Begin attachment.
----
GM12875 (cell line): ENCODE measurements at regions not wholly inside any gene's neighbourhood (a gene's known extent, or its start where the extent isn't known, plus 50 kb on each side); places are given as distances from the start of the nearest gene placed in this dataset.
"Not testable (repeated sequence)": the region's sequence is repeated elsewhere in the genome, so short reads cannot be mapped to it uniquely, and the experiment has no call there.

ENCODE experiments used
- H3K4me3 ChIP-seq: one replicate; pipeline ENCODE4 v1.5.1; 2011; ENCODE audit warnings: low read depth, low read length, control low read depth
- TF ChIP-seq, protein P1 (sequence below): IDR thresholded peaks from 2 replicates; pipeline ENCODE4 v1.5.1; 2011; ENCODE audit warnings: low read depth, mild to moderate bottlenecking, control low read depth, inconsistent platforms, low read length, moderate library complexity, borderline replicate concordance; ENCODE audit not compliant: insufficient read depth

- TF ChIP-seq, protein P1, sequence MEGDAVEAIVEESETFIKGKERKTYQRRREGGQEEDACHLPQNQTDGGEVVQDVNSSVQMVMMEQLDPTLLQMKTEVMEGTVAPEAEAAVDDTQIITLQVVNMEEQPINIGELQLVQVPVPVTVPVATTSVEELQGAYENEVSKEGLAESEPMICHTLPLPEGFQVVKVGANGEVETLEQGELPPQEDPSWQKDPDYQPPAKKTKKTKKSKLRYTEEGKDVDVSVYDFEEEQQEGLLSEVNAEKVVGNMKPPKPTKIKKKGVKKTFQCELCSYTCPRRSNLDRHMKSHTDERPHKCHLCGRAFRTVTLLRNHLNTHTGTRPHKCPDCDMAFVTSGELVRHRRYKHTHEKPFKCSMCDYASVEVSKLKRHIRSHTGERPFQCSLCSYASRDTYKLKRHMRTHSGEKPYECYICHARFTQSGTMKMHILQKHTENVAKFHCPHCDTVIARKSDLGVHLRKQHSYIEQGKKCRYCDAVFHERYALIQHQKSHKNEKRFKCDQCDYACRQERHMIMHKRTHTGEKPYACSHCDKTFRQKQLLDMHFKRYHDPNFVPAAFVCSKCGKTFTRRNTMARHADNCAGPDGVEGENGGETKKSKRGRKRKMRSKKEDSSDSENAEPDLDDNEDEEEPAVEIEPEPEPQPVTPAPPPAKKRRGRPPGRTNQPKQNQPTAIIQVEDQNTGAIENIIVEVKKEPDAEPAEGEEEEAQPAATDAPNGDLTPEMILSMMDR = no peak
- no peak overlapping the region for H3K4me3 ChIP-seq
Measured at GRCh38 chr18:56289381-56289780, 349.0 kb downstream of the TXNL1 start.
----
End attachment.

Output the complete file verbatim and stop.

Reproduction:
GM12875 (cell line): ENCODE measurements at regions not wholly inside any gene's neighbourhood (a gene's known extent, or its start where the extent isn't known, plus 50 kb on each side); places are given as distances from the start of the nearest gene placed in this dataset.
"Not testable (repeated sequence)": the region's sequence is repeated elsewhere in the genome, so short reads cannot be mapped to it uniquely, and the experiment has no call there.

ENCODE experiments used
- H3K4me3 ChIP-seq: one replicate; pipeline ENCODE4 v1.5.1; 2011; ENCODE audit warnings: low read depth, low read length, control low read depth
- TF ChIP-seq, protein P1 (sequence below): IDR thresholded peaks from 2 replicates; pipeline ENCODE4 v1.5.1; 2011; ENCODE audit warnings: low read depth, mild to moderate bottlenecking, control low read depth, inconsistent platforms, low read length, moderate library complexity, borderline replicate concordance; ENCODE audit not compliant: insufficient read depth

- TF ChIP-seq, protein P1, sequence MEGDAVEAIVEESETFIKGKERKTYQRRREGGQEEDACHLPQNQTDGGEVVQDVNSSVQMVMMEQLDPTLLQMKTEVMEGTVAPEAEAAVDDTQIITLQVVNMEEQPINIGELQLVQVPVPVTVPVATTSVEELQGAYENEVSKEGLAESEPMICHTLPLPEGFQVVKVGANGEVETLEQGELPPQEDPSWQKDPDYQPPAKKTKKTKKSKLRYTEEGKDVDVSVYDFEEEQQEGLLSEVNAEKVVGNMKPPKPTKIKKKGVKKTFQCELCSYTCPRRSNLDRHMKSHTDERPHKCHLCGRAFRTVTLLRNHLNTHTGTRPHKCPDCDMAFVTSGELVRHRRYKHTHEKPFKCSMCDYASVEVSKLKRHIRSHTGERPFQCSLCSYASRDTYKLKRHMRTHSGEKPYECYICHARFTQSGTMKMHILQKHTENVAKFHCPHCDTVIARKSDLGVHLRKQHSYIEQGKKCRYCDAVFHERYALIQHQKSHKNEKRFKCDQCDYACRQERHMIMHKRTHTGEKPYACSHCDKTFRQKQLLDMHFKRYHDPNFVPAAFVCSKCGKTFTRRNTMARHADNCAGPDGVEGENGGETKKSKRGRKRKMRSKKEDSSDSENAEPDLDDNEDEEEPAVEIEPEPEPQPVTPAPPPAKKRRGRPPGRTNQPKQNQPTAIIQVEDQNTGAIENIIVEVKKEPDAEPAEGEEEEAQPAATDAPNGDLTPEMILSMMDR = no peak
- no peak overlapping the region for H3K4me3 ChIP-seq
Measured at GRCh38 chr18:56289381-56289780, 349.0 kb downstream of the TXNL1 start.